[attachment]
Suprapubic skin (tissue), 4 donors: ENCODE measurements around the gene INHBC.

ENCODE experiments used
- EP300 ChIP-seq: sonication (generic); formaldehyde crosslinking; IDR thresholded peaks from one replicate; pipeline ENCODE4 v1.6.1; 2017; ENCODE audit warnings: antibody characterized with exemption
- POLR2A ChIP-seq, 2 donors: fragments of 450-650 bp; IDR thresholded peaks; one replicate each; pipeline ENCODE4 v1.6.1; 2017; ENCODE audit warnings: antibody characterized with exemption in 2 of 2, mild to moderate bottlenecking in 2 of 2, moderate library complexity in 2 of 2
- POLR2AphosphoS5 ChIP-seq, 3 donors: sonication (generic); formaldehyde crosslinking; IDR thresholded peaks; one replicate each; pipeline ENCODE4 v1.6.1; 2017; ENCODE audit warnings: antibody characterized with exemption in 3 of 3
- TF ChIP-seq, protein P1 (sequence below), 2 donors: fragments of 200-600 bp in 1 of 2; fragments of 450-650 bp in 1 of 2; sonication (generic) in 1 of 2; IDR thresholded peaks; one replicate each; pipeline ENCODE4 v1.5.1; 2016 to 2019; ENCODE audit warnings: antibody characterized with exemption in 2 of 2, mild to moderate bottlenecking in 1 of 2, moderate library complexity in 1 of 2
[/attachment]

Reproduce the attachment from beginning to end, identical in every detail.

Suprapubic skin (tissue), 4 donors: ENCODE measurements around the gene INHBC.

ENCODE experiments used
- EP300 ChIP-seq: sonication (generic); formaldehyde crosslinking; IDR thresholded peaks from one replicate; pipeline ENCODE4 v1.6.1; 2017; ENCODE audit warnings: antibody characterized with exemption
- POLR2A ChIP-seq, 2 donors: fragments of 450-650 bp; IDR thresholded peaks; one replicate each; pipeline ENCODE4 v1.6.1; 2017; ENCODE audit warnings: antibody characterized with exemption in 2 of 2, mild to moderate bottlenecking in 2 of 2, moderate library complexity in 2 of 2
- POLR2AphosphoS5 ChIP-seq, 3 donors: sonication (generic); formaldehyde crosslinking; IDR thresholded peaks; one replicate each; pipeline ENCODE4 v1.6.1; 2017; ENCODE audit warnings: antibody characterized with exemption in 3 of 3
- TF ChIP-seq, protein P1 (sequence below), 2 donors: fragments of 200-600 bp in 1 of 2; fragments of 450-650 bp in 1 of 2; sonication (generic) in 1 of 2; IDR thresholded peaks; one replicate each; pipeline ENCODE4 v1.5.1; 2016 to 2019; ENCODE audit warnings: antibody characterized with exemption in 2 of 2, mild to moderate bottlenecking in 1 of 2, moderate library complexity in 1 of 2